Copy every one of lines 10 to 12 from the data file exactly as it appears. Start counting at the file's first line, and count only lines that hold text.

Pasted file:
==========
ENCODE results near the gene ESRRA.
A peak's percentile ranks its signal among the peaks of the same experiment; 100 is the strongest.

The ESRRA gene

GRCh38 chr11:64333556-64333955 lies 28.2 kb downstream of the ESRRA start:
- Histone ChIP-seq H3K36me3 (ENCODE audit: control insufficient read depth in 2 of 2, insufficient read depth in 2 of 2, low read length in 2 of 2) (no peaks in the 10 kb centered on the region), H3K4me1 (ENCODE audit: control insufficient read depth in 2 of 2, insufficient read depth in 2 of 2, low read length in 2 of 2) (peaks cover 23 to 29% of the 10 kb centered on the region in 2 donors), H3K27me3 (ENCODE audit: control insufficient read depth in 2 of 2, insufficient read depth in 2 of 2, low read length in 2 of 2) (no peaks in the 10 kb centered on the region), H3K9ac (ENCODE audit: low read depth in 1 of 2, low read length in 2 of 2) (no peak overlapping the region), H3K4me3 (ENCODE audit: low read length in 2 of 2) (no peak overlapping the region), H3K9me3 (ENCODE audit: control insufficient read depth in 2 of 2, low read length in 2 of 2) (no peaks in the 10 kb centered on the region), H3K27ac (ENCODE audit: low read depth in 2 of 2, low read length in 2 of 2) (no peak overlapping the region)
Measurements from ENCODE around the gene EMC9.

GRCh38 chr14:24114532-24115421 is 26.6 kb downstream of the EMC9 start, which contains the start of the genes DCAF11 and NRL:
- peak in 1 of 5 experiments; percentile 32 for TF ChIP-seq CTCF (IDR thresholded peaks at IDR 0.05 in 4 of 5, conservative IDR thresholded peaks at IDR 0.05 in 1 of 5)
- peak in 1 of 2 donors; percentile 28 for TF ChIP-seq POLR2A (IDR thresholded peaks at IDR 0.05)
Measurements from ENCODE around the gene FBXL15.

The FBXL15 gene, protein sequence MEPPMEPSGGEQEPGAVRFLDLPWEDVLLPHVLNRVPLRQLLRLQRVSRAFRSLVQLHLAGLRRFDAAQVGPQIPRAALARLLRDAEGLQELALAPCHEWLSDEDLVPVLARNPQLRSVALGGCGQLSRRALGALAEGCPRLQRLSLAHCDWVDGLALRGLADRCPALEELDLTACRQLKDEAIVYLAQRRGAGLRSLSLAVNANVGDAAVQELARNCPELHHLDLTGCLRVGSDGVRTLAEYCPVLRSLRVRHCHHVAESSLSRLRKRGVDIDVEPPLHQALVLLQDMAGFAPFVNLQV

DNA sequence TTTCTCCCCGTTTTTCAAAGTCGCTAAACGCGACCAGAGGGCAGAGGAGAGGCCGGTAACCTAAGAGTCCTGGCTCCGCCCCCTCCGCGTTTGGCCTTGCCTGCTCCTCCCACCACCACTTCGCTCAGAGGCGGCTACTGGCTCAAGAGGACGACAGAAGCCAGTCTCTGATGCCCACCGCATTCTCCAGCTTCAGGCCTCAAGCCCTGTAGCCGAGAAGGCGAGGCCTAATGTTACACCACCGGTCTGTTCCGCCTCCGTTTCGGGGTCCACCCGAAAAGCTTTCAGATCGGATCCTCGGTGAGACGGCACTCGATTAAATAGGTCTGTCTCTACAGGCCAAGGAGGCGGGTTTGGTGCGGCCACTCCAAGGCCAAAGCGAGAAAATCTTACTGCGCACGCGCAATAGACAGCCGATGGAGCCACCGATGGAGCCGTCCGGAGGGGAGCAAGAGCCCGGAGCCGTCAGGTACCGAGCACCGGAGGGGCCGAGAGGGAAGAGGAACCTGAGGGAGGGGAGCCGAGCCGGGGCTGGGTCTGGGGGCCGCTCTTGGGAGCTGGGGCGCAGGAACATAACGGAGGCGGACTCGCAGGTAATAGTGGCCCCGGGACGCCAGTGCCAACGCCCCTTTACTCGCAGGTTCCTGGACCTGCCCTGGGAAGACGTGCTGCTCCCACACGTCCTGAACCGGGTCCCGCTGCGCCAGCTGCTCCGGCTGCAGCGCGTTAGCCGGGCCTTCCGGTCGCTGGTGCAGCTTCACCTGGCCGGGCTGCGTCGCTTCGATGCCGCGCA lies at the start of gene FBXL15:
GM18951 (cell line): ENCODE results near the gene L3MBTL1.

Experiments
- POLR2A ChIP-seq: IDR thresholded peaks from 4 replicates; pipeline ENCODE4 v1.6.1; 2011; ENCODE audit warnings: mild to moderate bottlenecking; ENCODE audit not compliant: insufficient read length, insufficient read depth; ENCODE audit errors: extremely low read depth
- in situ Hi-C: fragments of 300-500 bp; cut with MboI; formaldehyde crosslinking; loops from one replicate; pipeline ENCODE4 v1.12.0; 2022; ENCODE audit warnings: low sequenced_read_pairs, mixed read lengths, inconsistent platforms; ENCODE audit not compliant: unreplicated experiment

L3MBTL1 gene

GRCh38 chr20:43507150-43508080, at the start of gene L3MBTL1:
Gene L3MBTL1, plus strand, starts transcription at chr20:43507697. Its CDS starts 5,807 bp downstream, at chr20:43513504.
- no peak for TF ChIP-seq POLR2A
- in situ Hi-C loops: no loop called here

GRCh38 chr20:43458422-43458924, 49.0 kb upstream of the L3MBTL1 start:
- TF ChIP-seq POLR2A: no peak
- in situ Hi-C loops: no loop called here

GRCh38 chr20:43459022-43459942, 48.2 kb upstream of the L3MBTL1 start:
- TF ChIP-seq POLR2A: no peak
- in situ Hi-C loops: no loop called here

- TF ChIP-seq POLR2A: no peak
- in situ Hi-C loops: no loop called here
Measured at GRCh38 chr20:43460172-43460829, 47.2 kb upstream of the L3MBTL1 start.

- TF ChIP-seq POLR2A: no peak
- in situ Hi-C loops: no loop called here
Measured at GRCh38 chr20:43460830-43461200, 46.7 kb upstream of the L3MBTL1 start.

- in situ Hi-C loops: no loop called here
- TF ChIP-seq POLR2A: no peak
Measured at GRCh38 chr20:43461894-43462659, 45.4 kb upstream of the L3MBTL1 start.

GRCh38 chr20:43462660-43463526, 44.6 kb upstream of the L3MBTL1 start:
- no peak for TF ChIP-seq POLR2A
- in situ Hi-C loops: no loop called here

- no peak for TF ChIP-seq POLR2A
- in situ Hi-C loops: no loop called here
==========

Measurements from ENCODE around the gene FBXL15.

The FBXL15 gene, protein sequence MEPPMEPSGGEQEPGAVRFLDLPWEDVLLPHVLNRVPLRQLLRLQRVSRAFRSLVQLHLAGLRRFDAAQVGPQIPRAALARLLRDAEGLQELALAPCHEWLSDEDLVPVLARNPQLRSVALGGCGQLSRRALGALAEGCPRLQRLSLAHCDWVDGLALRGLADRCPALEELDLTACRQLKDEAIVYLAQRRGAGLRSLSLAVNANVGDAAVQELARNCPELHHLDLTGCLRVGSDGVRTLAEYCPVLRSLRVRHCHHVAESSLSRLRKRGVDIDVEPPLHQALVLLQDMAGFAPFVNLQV

DNA sequence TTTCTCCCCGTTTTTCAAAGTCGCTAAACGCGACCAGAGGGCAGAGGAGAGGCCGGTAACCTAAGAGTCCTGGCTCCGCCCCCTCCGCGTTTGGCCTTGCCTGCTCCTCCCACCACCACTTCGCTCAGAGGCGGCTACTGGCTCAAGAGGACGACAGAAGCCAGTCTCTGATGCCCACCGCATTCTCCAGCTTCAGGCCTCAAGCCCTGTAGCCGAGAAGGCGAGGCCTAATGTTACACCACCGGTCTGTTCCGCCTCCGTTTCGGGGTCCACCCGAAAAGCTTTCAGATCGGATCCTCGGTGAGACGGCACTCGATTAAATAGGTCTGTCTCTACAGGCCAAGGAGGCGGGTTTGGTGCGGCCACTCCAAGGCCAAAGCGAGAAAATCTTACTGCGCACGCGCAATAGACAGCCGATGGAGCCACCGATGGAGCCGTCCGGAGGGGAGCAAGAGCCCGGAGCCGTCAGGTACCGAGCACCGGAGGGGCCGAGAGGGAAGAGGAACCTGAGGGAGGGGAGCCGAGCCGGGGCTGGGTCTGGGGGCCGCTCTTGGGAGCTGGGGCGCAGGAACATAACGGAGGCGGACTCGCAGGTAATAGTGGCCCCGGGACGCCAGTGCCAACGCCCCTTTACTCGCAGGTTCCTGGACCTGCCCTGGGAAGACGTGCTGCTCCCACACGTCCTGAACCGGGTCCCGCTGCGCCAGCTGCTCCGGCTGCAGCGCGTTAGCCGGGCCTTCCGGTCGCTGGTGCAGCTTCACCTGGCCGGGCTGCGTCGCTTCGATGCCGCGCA lies at the start of gene FBXL15: